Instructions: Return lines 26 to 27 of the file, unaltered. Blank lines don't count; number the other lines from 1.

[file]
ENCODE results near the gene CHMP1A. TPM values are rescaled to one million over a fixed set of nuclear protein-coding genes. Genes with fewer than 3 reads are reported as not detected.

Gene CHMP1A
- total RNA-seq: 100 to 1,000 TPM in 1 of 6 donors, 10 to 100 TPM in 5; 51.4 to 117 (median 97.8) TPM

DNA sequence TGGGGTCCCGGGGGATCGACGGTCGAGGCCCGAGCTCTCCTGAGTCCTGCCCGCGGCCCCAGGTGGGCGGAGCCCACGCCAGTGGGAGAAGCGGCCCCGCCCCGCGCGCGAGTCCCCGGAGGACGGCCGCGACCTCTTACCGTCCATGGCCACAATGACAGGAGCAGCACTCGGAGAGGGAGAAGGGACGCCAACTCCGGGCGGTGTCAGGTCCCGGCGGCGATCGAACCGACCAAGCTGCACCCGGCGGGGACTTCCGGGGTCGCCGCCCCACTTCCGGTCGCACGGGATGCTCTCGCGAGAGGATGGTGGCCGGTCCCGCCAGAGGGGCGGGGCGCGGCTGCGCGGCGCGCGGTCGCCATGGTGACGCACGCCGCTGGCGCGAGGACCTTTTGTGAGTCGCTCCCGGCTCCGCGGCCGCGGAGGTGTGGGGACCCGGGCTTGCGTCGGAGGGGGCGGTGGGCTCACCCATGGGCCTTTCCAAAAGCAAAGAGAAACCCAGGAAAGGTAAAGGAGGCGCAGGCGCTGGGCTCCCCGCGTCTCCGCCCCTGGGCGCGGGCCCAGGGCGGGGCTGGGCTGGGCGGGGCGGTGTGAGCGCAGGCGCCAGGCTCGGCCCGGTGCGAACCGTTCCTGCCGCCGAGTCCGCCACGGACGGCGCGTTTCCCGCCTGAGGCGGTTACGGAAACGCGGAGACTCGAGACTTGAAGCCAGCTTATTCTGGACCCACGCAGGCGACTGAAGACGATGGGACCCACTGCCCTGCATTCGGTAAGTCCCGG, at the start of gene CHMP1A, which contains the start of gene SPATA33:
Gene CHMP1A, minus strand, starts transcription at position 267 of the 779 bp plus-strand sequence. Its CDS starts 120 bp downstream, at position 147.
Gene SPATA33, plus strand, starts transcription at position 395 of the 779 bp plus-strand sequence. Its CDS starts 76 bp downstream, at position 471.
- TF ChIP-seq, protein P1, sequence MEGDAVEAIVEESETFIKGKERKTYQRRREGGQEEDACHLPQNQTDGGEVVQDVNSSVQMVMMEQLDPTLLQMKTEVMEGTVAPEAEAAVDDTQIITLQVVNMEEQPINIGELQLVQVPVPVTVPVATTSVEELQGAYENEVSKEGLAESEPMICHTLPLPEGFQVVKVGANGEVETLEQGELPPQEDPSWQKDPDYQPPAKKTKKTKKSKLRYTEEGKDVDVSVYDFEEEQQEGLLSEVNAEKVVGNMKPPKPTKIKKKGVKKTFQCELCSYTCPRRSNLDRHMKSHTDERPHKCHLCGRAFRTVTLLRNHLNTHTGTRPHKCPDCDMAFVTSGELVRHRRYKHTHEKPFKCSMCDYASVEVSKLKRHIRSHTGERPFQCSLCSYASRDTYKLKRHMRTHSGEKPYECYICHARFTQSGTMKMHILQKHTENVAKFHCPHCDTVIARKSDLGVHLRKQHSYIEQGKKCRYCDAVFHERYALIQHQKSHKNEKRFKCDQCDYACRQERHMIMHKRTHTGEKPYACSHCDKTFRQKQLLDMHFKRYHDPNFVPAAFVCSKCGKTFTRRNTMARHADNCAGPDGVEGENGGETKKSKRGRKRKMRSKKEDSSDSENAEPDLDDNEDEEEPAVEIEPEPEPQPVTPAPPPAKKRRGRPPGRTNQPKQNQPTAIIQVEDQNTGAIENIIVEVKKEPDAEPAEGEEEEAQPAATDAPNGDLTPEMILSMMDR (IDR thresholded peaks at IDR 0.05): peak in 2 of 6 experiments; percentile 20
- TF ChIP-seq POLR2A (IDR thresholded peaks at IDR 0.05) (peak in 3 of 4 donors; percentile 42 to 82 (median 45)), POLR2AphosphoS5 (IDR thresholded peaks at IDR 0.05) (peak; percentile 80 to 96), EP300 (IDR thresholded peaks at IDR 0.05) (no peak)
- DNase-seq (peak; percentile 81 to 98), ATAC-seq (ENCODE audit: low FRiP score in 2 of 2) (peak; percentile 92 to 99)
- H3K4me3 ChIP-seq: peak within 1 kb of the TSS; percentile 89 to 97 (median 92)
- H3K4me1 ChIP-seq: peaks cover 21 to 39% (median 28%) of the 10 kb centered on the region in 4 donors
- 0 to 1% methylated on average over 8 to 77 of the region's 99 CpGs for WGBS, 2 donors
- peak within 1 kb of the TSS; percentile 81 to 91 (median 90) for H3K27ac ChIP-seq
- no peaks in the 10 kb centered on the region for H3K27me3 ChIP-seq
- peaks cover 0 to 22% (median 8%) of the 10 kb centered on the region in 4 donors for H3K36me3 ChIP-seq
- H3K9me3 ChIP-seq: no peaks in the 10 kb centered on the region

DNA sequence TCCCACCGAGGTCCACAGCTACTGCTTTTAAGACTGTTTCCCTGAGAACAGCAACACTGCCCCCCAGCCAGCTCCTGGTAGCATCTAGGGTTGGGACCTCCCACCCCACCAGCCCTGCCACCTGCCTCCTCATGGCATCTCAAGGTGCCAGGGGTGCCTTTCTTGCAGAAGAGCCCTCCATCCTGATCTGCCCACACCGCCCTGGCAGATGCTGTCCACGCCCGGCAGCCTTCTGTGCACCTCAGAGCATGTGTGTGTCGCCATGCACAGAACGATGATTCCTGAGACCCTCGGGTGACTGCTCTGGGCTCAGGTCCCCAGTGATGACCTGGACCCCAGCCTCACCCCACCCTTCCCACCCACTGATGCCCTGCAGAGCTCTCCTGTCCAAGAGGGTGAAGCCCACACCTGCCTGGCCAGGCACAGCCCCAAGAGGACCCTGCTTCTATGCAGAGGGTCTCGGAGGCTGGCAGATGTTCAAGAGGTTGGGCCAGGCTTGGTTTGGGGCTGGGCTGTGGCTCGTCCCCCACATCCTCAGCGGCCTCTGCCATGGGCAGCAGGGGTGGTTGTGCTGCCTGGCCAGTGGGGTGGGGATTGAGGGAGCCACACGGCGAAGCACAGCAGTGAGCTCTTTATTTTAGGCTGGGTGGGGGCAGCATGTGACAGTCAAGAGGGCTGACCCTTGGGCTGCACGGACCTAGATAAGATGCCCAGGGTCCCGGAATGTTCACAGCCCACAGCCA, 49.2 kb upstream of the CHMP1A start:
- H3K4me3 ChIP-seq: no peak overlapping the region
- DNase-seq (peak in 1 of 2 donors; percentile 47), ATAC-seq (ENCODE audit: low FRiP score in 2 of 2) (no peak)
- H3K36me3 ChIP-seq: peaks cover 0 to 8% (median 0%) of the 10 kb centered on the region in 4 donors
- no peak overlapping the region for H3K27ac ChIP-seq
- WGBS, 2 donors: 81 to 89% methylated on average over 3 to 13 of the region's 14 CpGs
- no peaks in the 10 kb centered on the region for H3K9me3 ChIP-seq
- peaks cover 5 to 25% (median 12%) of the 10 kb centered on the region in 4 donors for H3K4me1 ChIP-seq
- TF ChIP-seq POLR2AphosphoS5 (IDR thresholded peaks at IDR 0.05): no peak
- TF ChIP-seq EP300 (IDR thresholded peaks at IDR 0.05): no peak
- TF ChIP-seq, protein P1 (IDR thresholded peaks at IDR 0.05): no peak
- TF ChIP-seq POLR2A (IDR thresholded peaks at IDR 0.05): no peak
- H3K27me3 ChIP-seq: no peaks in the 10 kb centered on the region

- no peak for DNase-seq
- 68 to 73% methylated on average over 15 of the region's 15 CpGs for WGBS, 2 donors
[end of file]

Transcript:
- TF ChIP-seq EP300 (IDR thresholded peaks at IDR 0.05): no peak
- TF ChIP-seq, protein P1 (IDR thresholded peaks at IDR 0.05): no peak